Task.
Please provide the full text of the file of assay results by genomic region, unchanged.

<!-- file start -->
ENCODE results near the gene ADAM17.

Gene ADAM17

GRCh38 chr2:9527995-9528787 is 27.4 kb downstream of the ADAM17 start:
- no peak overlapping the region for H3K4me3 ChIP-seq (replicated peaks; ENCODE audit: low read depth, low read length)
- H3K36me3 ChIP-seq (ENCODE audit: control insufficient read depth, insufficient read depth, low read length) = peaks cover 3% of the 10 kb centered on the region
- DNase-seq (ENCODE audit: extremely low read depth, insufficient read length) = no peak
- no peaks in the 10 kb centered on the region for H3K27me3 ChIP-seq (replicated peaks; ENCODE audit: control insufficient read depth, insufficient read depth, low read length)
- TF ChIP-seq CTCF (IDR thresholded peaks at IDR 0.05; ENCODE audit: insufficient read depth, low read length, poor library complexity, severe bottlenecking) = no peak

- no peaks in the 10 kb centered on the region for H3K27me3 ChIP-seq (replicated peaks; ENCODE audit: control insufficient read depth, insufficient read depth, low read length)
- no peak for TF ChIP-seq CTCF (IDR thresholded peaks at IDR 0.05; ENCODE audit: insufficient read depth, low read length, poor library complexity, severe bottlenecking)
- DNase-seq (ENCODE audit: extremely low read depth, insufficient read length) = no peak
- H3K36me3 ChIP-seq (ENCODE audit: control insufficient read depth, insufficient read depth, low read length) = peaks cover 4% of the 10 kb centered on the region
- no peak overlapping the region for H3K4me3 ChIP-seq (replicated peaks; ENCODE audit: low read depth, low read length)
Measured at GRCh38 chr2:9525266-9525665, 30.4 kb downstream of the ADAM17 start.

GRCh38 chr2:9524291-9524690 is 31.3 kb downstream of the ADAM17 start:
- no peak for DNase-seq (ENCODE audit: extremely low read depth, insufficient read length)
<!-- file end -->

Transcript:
ENCODE results near the gene ADAM17.

Gene ADAM17

GRCh38 chr2:9527995-9528787 is 27.4 kb downstream of the ADAM17 start:
- no peak overlapping the region for H3K4me3 ChIP-seq (replicated peaks; ENCODE audit: low read depth, low read length)
- H3K36me3 ChIP-seq (ENCODE audit: control insufficient read depth, insufficient read depth, low read length) = peaks cover 3% of the 10 kb centered on the region
- DNase-seq (ENCODE audit: extremely low read depth, insufficient read length) = no peak
- no peaks in the 10 kb centered on the region for H3K27me3 ChIP-seq (replicated peaks; ENCODE audit: control insufficient read depth, insufficient read depth, low read length)
- TF ChIP-seq CTCF (IDR thresholded peaks at IDR 0.05; ENCODE audit: insufficient read depth, low read length, poor library complexity, severe bottlenecking) = no peak

- no peaks in the 10 kb centered on the region for H3K27me3 ChIP-seq (replicated peaks; ENCODE audit: control insufficient read depth, insufficient read depth, low read length)
- no peak for TF ChIP-seq CTCF (IDR thresholded peaks at IDR 0.05; ENCODE audit: insufficient read depth, low read length, poor library complexity, severe bottlenecking)
- DNase-seq (ENCODE audit: extremely low read depth, insufficient read length) = no peak
- H3K36me3 ChIP-seq (ENCODE audit: control insufficient read depth, insufficient read depth, low read length) = peaks cover 4% of the 10 kb centered on the region
- no peak overlapping the region for H3K4me3 ChIP-seq (replicated peaks; ENCODE audit: low read depth, low read length)
Measured at GRCh38 chr2:9525266-9525665, 30.4 kb downstream of the ADAM17 start.

GRCh38 chr2:9524291-9524690 is 31.3 kb downstream of the ADAM17 start:
- no peak for DNase-seq (ENCODE audit: extremely low read depth, insufficient read length)